A few days ago, I wrote a post on the rise of the Islamic State of Iraq and Syria—the Islamist militant group that now controls territory in both countries, describing it as a “new al-Qaida offshoot.” But is that really an accurate description?
Yes, ISIS is the successor organization to al-Qaida in Iraq, but the group has reportedly directly disobeyed the wishes of al-Qaida leader Ayman al-Zawahiri and has violently clashed with another group routinely described as “al-Qaida-affiliated,” Syria’s Jabhat al-Nusra. If ISIS is an “al-Qaida-linked group,” is that description really useful anymore?
As Deborah Pearlstein writes, the label “obscures a much more complicated reality than the one conjured by the brand name ‘Al Qaeda.’ ” Beyond whether it’s a bit journalistically misleading, there are political consequences to how the group is labeled. The 2001 Authorization for the Use of Military Force, which is still being used to justify U.S. counterterrorist operations in places like Somalia, pertains to the groups that “planned, authorized, committed, or aided the terrorist attacks that occurred on September 11, 2001.”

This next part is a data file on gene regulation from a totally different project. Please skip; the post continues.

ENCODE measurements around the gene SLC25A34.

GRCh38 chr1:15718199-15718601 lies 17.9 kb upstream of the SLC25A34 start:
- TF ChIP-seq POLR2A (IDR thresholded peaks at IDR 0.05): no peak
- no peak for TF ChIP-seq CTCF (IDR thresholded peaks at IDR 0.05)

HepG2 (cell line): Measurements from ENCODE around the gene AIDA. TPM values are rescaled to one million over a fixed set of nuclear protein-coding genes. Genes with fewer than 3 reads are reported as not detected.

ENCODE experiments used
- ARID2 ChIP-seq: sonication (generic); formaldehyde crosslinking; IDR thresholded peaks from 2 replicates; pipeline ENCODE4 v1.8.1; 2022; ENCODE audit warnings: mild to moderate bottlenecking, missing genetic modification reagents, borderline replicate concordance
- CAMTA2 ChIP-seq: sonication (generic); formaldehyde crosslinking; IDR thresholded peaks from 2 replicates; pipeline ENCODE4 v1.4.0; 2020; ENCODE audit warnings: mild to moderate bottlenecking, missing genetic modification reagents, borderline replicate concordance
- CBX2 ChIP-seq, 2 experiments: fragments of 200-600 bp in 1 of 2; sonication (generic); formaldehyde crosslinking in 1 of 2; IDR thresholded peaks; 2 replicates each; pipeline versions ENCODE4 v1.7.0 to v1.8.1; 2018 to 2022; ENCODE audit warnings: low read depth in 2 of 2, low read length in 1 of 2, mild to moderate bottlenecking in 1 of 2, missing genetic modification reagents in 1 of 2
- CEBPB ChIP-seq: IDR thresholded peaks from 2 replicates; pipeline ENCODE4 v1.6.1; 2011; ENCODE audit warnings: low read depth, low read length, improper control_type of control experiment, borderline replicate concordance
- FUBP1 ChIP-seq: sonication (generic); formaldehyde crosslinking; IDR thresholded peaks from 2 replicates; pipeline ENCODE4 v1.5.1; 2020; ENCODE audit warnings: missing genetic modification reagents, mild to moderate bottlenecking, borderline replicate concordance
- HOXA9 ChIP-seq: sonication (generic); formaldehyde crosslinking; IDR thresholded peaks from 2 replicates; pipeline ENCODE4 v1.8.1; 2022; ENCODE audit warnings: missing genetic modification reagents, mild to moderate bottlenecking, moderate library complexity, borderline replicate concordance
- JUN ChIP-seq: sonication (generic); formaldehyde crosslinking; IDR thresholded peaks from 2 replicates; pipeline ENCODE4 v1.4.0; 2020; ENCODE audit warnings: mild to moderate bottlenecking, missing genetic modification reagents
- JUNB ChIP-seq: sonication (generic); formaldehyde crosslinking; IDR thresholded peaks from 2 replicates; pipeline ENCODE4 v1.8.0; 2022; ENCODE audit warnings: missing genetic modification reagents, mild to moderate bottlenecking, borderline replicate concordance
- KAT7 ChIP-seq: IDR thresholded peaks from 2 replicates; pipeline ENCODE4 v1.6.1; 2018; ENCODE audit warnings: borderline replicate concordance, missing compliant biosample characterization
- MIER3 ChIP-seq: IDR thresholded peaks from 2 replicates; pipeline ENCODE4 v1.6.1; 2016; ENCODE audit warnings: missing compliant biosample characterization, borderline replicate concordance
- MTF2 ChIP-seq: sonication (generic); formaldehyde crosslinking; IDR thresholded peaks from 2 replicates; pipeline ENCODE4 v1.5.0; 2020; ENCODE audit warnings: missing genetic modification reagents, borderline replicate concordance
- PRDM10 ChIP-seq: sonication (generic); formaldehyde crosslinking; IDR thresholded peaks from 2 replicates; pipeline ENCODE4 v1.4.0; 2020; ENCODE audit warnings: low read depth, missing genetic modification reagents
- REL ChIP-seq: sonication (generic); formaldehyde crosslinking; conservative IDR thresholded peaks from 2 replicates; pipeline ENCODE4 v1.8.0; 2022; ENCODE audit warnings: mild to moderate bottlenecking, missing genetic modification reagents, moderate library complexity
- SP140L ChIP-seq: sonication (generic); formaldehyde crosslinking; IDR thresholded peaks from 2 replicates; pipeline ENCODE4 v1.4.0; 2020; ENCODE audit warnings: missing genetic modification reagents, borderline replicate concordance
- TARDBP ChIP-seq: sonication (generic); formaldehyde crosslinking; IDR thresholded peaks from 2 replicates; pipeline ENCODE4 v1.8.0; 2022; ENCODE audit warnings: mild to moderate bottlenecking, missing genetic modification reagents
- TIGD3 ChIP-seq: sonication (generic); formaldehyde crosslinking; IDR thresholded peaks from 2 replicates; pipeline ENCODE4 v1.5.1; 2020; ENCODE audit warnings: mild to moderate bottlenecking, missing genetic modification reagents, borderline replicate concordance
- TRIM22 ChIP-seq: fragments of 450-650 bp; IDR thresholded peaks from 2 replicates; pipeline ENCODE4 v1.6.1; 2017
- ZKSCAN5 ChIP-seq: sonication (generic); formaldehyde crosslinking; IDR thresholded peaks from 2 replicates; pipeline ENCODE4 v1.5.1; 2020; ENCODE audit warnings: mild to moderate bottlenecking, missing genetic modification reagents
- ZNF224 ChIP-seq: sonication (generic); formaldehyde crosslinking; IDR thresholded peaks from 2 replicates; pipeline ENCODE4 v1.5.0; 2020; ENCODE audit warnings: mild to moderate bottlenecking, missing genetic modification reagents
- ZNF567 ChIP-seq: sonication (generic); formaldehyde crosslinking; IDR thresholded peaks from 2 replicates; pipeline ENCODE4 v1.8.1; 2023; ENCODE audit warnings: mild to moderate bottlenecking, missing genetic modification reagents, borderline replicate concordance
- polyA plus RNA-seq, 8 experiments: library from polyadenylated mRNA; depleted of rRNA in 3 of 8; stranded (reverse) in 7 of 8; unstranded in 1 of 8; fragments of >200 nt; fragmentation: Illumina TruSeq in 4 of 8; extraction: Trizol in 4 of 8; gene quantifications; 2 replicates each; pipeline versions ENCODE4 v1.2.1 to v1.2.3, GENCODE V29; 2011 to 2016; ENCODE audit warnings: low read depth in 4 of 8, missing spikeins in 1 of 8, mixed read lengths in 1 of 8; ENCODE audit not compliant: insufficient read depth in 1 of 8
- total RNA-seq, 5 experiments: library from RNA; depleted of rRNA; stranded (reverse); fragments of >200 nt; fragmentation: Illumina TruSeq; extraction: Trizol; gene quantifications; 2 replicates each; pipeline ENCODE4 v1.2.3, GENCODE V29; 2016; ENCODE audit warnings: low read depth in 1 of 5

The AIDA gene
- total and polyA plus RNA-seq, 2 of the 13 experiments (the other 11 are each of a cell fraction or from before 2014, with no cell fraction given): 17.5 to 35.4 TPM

Dangerous as ISIS may be for its region, it seems like a bit of a stretch to describe its goals as in concert with those of al-Qaida central, circa 2001. As Osama Bin Laden’s successor, Zawahiri, appears less and less in control of the actions of groups like ISIS, al-Shabaab, al-Qaida in the Arabian Peninsula, and others that routinely fall under the “al-Qaida” umbrella in media accounts, it seems like it may be time to narrow our definitions a bit.
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